Two U.S. House representatives are calling on ESPN Chairman James Pitaro to drop Chinese-owned TikTok as a sponsor of NCAA college football events.

In a Jan. 9 letter (pdf) to the chairman, Reps. Mike Gallagher (R-Wis.) and Raja Krishnamoorthi (D-Ill.) express their concern over ESPN’s decision to have TikTok sponsor the halftime shows for recent NCAA bowl games, asking for further information about its decision-making process.

“ESPN’s decision to allow TikTok to sponsor halftime shows watched by millions of Americans raises serious questions about ESPN corporate decision-making and the risk analysis it conducts when soliciting sponsorships,” the joint letter reads.

“The U.S. government considers TikTok a national security threat because it is owned by the Chinese company ByteDance, which is subject to the direction of the Chinese Communist Party (CCP),” it added.

Gallagher is now the chair of a House select committee aimed at countering the Chinese Communist Party. The creation of the panel is aimed at tackling the myriad challenges posed by Beijing, including military aggression and technology competition.

U.S. Rep. Mike Gallagher (R-Wis.) delivers remarks in the House Chamber during the second day of elections for House Speaker at the U.S. Capitol Building in Washington on Jan. 4, 2023. (Anna Moneymaker/Getty Images)

With more than 1 billion active users globally, the Chinese-owned video-sharing platform counts the United States as its largest market. It stores all U.S. user data on Oracle data servers within the country, with backups in its own data centers in Virginia and Singapore.

The company has admitted that it allows certain employees outside the United States, including some in China, to have restricted access to American user data “on an as-needed basis” because of their specific roles, but denies that they are handed to the Chinese regime.


The lawmakers, point out that under Chinese law, companies are required to collaborate with CCP intelligence agencies.

“No Chinese company is truly private, because under China’s 2017 National Intelligence Law, all citizens and businesses must assist in intelligence work, including sharing data,” Gallagher and Krishnamoorthi wrote in their letter. Citing a December Forbes report, the House members note that TikTok employees tracked multiple U.S. journalists by accessing their IP addresses and user data.

Besides collecting key personal data and official national security data, the two also worried that TikTok can impose Beijing-style censorship on overseas users. The algorithm and content moderation, or which they described as “a black box,” can be used to promote Beijing’s propaganda and support Party-friendly U.S. politicians.

The Monday letter sought details about ESPN’s vetting procedures when reviewing potential corporate sponsors of its programming, and whether the company was “aware that TikTok is, through ByteDance, effectively controlled by the CCP and that the U.S. government has determined that it is a national security threat.”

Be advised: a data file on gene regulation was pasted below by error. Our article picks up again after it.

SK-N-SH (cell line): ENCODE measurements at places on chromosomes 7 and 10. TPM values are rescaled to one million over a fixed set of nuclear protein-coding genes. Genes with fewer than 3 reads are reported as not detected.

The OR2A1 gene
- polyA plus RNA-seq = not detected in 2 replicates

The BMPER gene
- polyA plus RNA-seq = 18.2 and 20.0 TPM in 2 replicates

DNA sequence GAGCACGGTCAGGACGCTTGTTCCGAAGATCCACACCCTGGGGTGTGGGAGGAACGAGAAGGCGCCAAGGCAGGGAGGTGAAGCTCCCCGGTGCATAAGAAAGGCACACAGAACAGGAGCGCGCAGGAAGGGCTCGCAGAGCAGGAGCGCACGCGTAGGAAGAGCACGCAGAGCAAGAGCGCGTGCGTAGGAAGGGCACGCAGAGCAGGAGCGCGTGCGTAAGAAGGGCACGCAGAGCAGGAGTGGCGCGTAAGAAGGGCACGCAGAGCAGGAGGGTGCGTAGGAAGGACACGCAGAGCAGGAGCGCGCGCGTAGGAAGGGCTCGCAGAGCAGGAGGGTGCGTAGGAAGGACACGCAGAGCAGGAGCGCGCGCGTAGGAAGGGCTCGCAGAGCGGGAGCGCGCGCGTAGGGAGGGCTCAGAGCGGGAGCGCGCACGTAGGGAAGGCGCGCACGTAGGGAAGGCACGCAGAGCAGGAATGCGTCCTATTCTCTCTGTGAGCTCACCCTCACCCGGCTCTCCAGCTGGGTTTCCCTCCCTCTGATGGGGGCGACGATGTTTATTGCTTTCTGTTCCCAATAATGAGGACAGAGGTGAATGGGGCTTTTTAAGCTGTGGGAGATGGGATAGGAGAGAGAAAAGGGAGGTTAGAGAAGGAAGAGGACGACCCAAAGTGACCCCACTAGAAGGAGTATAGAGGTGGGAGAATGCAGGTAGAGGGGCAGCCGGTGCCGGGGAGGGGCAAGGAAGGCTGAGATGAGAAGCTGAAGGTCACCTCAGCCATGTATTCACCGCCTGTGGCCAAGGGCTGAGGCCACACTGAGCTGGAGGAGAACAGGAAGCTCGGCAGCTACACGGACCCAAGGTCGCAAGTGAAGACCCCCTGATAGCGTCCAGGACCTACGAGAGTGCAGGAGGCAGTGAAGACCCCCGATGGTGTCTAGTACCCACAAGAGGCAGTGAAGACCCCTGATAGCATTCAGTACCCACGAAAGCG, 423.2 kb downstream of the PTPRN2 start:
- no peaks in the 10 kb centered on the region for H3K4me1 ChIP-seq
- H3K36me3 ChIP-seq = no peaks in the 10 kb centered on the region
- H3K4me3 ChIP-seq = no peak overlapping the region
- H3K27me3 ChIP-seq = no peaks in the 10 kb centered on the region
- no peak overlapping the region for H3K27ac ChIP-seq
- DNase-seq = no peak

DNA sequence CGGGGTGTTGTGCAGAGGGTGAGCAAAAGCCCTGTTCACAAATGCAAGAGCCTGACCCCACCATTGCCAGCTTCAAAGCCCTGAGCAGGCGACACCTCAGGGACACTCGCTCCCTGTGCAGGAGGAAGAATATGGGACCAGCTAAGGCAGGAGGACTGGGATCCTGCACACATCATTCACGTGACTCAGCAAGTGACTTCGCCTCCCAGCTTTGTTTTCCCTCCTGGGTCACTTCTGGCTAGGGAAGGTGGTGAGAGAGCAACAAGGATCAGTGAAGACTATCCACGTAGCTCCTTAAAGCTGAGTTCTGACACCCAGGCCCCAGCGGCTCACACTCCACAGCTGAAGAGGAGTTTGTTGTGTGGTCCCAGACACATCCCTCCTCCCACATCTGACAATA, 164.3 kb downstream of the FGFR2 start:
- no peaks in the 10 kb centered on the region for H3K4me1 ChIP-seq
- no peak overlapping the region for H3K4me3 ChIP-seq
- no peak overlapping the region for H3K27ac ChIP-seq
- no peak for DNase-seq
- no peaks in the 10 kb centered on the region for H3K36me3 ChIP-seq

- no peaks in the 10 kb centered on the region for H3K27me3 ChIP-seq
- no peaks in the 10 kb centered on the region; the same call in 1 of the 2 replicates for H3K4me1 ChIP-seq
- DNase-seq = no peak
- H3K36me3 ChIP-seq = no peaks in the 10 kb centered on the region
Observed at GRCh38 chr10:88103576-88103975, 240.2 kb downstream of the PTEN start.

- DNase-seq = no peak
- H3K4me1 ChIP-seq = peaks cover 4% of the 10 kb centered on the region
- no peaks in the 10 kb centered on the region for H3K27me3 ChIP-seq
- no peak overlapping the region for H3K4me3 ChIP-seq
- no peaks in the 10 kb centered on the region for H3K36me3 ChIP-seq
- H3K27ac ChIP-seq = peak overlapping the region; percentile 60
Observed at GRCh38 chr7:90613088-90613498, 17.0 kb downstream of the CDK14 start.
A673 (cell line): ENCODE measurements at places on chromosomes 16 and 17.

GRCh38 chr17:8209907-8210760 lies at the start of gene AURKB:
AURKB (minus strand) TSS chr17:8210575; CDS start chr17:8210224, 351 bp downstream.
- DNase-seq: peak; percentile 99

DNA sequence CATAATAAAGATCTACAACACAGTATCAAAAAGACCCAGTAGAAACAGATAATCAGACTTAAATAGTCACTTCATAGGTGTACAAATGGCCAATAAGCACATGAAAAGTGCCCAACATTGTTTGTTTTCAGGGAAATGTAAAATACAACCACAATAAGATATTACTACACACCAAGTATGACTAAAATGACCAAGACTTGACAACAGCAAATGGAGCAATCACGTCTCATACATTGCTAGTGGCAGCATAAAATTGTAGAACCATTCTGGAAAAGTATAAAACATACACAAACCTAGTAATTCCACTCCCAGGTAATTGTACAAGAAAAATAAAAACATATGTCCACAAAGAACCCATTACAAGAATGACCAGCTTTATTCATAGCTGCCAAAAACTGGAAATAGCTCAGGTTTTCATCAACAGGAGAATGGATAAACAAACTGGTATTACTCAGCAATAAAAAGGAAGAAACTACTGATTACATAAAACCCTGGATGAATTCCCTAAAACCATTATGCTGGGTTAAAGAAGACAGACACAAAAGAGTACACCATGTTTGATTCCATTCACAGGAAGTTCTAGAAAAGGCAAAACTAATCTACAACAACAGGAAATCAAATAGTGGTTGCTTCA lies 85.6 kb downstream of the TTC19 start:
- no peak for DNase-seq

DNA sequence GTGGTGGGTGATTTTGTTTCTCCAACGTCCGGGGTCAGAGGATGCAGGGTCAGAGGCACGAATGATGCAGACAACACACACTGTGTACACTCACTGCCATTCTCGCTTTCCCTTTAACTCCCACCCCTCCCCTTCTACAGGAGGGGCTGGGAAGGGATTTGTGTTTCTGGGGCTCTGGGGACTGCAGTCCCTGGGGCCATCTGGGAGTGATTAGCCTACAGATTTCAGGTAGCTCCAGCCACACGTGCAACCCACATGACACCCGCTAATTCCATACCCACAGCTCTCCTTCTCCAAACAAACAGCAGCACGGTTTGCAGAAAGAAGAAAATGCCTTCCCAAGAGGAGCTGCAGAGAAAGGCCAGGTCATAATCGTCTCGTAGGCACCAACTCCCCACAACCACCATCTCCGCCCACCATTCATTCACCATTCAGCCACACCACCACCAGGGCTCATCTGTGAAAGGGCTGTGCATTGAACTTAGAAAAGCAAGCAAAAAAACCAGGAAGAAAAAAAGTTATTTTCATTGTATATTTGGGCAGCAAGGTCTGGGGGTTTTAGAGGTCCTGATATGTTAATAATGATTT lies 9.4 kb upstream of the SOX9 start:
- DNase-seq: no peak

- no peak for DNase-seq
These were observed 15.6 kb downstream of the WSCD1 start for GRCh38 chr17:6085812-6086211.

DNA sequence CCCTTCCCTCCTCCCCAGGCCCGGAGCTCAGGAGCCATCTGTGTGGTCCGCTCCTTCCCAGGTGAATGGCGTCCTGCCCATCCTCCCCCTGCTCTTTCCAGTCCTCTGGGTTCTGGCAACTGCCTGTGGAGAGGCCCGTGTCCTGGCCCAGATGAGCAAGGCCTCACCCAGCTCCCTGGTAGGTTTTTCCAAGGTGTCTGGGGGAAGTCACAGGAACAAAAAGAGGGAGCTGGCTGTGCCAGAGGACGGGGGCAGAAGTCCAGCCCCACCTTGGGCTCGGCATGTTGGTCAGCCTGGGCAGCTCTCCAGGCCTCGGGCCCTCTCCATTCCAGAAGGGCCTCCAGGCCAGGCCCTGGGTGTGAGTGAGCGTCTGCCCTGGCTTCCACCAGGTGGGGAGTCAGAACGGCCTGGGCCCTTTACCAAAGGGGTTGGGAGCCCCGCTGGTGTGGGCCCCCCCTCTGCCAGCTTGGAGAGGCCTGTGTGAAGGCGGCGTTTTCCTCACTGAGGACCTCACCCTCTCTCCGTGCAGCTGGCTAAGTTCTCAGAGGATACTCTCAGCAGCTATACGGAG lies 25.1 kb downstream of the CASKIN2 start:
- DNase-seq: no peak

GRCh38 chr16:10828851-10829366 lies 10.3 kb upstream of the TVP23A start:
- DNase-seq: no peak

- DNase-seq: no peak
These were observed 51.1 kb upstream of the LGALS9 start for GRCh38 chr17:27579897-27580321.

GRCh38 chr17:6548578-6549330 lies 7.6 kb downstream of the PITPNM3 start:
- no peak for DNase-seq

It further called on Pitaro to commit by the end of this month to ceasing its commercial relationship with TikTok and other Chinese companies that the U.S. government deems to pose national security threats.

Representatives for ByteDance, TikTok’s Beijing-based parent company, didn’t respond to a request by The Epoch Times for comment by press time.

According to the Hill, a TikTok spokesperson said the letter has many inaccuracies, adding the company was “disappointed” that Gallagher and Krishnamoorthi sent the letter without being briefed on the company’s “comprehensive” plans to address national security concerns.

The company denied that it’s directly or indirectly controlled by the CCP, and users can easily find content criticizing the regime over sensitive topics related to Uyghurs in Xinjiang, Hong Kong, and others, according to the spokesperson.

The Epoch Times has reached out to ESPN for comment.


The letter came as about 20 U.S. states have banned TikTok from state devices amid growing concerns over such threats. The Chinese-owned app is also barred on federal government devices after lawmakers passed a $1.7 trillion omnibus spending bill last month.

Congress is considering a bipartisan proposal to prevent ByteDance from conducting business transactions anywhere in the United States.

Last Friday, Seattle Public Schools also filed a lawsuit against tech giants including TikTok for allegedly creating a public nuisance by targeting their products to children. The school blamed such companies for worsening mental health and behavioral disorders, which makes it more difficult to educate students.

Former President Donald Trump had attempted in 2020 to impose a nationwide prohibition on TikTok and WeChat, a Chinese messaging app, over national security risks, but lost a series of court battles over the measure. President Joe Biden then reversed Trump’s order the next year and instead ordered the Commerce Department to conduct a review into these social media apps.

Meanwhile, Biden administration officials and representatives of TikTok are currently engaged in talks to negotiate a national security agreement to address concerns about CCP access to personal data from American users.

Rita Li

Rita Li is a reporter with The Epoch Times, focusing on U.S. and China-related topics. She began writing for the Chinese-language edition in 2018.

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